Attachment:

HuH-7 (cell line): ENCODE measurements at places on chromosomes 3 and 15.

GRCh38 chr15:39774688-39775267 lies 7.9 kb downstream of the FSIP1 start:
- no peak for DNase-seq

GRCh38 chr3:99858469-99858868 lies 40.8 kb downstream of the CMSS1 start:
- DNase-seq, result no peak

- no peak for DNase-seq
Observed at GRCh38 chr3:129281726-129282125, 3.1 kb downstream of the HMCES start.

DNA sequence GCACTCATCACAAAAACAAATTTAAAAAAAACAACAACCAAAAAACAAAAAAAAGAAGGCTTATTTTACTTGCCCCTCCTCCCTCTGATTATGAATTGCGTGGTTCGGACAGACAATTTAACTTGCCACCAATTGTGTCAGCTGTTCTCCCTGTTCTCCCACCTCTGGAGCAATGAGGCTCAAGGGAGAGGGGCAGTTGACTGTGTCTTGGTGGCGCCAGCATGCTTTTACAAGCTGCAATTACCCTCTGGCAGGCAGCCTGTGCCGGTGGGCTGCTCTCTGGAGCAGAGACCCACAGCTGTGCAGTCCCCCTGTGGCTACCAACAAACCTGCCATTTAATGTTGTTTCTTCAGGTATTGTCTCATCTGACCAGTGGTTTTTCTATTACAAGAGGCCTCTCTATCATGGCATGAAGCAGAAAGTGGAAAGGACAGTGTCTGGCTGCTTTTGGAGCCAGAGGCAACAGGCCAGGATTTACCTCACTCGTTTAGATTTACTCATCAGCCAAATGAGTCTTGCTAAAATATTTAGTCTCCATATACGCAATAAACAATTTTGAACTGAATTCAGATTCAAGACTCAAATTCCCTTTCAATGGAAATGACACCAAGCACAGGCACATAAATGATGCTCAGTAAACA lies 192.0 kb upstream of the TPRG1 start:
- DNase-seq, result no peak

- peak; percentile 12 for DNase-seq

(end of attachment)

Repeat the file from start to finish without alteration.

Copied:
HuH-7 (cell line): ENCODE measurements at places on chromosomes 3 and 15.

GRCh38 chr15:39774688-39775267 lies 7.9 kb downstream of the FSIP1 start:
- no peak for DNase-seq

GRCh38 chr3:99858469-99858868 lies 40.8 kb downstream of the CMSS1 start:
- DNase-seq, result no peak

- no peak for DNase-seq
Observed at GRCh38 chr3:129281726-129282125, 3.1 kb downstream of the HMCES start.

DNA sequence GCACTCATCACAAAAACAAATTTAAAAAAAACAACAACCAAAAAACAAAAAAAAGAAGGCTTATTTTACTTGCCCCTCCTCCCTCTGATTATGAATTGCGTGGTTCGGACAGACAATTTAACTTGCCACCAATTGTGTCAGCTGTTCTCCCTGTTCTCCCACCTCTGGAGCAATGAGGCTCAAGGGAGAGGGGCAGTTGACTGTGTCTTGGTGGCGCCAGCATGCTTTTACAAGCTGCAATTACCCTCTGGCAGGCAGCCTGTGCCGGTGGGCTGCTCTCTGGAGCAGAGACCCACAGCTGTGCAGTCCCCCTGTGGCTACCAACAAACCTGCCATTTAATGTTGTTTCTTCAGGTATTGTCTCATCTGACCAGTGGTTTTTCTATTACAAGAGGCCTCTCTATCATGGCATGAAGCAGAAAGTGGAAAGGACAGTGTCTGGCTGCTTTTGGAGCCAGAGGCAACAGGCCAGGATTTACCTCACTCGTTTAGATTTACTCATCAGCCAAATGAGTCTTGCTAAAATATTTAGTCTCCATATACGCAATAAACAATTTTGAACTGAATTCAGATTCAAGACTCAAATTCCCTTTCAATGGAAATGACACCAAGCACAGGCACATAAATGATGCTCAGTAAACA lies 192.0 kb upstream of the TPRG1 start:
- DNase-seq, result no peak

- peak; percentile 12 for DNase-seq